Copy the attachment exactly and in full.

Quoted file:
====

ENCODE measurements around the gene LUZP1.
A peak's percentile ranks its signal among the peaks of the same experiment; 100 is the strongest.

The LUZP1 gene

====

ENCODE measurements around the gene LUZP1.
A peak's percentile ranks its signal among the peaks of the same experiment; 100 is the strongest.

The LUZP1 gene